Viruses and Human Cancers

Fifth International Course Viruses and Human Cancers


Dates of the course: 08 July to 13 July 2019

Summary of the course

Considerable worldwide efforts are being done during the last two decades to improve ourunderstanding of the molecular biology of viruses and the mechanisms by which they cause disease, notably their link with carcinogenesis, which continue to be a leading cause of human death. In parallel, our molecular understanding of cancer biology has made substantial progress. During recent years, it became evident that inflammation is a major driving force in tumors development since chronic virus infection and carcinogenesis are closely correlated.

As obligatory intracellular parasites, viruses encode proteins that reprogram host cellular signaling pathways that control proliferation, differentiation, cell death, genomic integrity, and recognition by the immune system. Development of treatment and prevention strategies critically depends on the double understanding of the mechanism of cell tumorigenesis and the way they are influenced by viruses.

We will discuss during this course, how viruses can act at different stages in the complex multistep process of carcinogenesis. Early events include their involvement in mutagenic events associated with tumor initiation such as viral integration and insertional mutagenesis as well as viral promotion of DNA damage. Also involved in tumor progression is the dysregulation of cellular processes by viral proteins.

This course is located at the intersection between virology, immunology and cancer. The aimof the course is to educate graduates and post-graduates with understanding and expertise invirology, with a particular focus on viruses and human cancers. Mechanisms by which viruses escape from the immune system will be also discussed. This specific theoretical knowledge will provide students with the critical judgement and skills to pursue a career in virology, immunology and cancer. The focus of this course will be to strengthen the knowledge and competence of students in this field.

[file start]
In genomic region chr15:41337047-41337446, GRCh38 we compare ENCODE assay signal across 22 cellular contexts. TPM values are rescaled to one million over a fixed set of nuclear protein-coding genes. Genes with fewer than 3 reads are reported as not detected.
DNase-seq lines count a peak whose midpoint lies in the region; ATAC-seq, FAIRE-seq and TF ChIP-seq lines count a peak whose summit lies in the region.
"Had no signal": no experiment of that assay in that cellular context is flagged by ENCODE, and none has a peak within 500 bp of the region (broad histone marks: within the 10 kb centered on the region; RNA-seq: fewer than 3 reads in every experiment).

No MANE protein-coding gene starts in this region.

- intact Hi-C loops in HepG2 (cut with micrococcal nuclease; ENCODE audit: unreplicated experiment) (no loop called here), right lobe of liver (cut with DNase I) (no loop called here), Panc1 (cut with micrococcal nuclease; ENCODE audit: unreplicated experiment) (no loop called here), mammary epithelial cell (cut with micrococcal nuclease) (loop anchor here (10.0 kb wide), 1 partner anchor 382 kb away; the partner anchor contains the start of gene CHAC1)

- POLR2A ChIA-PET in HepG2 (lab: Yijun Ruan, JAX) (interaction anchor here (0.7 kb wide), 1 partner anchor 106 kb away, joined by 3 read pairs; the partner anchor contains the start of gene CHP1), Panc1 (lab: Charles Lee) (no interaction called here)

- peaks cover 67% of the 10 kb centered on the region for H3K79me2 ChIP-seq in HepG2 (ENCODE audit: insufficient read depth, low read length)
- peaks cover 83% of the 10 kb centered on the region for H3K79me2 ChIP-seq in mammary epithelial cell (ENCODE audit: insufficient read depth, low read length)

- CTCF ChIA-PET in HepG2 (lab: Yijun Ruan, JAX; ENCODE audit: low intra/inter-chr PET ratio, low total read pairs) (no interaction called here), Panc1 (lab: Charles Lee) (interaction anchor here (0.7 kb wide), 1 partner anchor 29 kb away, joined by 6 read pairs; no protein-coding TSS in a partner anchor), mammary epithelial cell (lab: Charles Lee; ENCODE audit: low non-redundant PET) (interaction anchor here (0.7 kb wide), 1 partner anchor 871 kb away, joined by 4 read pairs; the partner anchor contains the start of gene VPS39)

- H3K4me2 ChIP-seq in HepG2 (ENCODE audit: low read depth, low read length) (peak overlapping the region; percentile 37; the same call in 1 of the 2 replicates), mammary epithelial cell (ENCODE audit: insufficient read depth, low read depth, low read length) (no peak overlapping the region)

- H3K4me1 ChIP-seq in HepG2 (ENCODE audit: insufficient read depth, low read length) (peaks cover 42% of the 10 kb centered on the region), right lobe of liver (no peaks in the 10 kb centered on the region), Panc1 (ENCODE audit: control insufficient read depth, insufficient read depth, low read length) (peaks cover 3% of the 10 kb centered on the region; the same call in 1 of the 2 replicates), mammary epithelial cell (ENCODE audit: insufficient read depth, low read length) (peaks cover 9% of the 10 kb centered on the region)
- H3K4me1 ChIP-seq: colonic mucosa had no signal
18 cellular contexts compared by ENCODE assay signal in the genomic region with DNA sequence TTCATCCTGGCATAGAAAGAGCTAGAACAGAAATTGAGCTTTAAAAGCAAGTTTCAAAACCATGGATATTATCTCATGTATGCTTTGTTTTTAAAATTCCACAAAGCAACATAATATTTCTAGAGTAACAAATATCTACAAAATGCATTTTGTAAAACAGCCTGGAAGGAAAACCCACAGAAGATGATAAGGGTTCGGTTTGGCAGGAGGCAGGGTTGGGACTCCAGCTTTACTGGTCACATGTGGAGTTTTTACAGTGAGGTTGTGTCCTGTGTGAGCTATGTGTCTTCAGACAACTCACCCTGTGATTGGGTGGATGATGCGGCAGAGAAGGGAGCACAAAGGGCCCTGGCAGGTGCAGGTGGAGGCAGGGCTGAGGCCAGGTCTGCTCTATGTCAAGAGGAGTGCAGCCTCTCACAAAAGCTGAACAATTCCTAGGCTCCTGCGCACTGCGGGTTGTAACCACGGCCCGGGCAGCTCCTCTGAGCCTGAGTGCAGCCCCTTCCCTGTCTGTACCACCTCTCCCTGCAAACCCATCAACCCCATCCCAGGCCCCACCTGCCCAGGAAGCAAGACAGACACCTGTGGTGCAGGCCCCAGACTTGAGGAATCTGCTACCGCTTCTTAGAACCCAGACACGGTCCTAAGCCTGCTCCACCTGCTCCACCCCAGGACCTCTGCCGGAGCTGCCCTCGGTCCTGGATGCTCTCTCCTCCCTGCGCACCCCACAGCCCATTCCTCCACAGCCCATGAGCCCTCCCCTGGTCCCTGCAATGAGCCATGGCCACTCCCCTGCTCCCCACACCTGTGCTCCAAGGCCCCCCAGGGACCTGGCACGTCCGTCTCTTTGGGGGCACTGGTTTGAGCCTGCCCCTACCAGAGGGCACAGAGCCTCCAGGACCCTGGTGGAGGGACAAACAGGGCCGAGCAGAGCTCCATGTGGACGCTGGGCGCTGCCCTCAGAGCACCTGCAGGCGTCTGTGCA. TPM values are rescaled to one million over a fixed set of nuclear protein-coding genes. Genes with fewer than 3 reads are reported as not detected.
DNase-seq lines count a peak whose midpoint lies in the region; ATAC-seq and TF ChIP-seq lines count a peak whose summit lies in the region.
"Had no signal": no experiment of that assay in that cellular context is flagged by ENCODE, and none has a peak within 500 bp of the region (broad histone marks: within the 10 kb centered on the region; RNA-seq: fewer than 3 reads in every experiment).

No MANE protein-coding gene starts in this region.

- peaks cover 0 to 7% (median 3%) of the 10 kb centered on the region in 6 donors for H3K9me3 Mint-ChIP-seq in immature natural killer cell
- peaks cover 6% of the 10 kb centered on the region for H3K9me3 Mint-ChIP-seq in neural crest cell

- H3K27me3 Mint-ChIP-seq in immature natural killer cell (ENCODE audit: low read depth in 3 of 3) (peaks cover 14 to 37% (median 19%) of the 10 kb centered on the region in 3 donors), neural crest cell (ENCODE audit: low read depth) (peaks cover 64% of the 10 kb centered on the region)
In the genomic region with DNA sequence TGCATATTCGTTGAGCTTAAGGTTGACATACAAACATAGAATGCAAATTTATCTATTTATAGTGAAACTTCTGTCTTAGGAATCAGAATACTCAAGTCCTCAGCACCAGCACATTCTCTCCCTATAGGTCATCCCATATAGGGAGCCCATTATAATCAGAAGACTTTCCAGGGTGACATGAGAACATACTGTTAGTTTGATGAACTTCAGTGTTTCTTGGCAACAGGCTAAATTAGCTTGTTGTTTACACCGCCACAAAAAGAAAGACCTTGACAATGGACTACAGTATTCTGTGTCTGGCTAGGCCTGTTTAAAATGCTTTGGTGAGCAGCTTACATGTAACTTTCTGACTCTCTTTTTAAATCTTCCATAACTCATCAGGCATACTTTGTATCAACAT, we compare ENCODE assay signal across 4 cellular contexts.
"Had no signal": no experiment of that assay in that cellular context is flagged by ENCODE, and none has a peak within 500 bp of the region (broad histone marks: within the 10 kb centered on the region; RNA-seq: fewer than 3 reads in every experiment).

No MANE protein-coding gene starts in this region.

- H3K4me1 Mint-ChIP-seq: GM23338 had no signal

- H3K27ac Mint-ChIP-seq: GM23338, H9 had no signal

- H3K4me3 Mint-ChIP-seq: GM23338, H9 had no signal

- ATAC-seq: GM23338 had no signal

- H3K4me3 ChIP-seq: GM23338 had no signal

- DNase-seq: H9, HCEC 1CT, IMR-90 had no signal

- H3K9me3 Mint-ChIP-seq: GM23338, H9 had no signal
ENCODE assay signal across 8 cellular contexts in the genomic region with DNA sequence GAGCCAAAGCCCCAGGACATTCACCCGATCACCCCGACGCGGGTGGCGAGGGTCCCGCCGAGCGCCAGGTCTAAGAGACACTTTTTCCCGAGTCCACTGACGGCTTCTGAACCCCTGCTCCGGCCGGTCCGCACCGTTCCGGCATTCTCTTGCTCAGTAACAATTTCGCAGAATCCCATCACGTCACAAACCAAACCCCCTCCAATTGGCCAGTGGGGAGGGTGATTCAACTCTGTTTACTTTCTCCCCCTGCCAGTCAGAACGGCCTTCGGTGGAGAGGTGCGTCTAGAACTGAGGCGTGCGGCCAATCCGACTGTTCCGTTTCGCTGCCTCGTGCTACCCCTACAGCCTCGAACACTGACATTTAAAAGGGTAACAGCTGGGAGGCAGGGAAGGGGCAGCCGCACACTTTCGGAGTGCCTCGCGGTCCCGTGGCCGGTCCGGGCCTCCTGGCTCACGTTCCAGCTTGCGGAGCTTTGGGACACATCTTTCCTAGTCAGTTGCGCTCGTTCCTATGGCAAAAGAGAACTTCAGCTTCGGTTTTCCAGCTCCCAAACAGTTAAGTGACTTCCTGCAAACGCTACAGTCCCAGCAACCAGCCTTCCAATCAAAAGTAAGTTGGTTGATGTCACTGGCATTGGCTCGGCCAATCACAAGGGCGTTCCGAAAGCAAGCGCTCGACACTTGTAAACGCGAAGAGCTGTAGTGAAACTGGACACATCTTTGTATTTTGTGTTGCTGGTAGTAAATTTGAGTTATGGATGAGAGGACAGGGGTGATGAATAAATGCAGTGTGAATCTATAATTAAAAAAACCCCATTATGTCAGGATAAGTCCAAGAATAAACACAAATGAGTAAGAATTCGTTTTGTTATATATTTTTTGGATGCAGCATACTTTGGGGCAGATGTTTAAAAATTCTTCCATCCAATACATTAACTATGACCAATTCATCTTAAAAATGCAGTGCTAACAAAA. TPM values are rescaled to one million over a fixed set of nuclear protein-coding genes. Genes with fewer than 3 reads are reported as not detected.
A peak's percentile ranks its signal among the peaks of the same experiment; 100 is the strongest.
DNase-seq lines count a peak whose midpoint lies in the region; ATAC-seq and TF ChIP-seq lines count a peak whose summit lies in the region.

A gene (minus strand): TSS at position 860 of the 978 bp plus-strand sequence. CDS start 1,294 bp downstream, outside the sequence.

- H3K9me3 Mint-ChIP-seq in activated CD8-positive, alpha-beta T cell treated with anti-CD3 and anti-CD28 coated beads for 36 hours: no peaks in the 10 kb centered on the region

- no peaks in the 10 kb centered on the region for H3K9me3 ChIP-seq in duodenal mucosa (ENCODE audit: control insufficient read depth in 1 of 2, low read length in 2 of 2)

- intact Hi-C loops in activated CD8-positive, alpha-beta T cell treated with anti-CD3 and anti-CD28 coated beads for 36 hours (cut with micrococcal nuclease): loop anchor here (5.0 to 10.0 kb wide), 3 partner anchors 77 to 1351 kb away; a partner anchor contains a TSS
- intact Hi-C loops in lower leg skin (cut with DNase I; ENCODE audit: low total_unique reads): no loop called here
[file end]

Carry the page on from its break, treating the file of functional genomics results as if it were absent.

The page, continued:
The program has a significant theoretical teaching component to ensure that the students gain maximal exposure to a wide range of clinically relevant viruses associated with human cancers. The frame-work of the course (7 days) will not allow the opportunity to organize practical work. However, to ensure interactivity, students in small groups will prepare a bibliographical analysis under the guidance of a tutor and will present their work to the whole class. It will be a great opportunity to allow students to discuss with experts, ask questions, and participate in a global exchange, paving the way for future collaborations.

Directors and contacts

  • Pr. Angela Santoni

Institut Pasteur of Rome, Scientific director

Department of Molecular Medicine, Sapienza University, Rome

Tel : +39 06 44340632

Email :

  • Dr. Jean-Pierre Vartanian

Department of Virology, Institut Pasteur, Paris

Tel : +33 1 44 38 94 45

Email :

Chief administrative officer

  • Maria Pia Lorenzoni

Istituto Pasteur Italia - Fondazione Cenci Bolognetti

Uffici Amministrativi e Laboratorio: Viale Regina Elena 291, 00161 Roma – Italia

Tel. + 39 06.49255627/8, Interno 36627/8

Fax + 39 06.49255629

Practical information 


Institut Pasteur of Rome

Viale Regina Elena 291, 00161 Roma, Italia

Sapienza University

Piazzale Aldo Moro, 5, 00185 Roma, Italie






7 days

Application deadline

15 May 2019

On line registration

Documents available to download

Template, poster, program, application form

The call is open to scientific and medical students, Master, PhD, MD and Postdoctoral researchers.

The course will finance accommodation with breakfast, lunches and coffee breaks. The flight ticket and dinners will be at your own expense.

The committee of the course will evaluate applications

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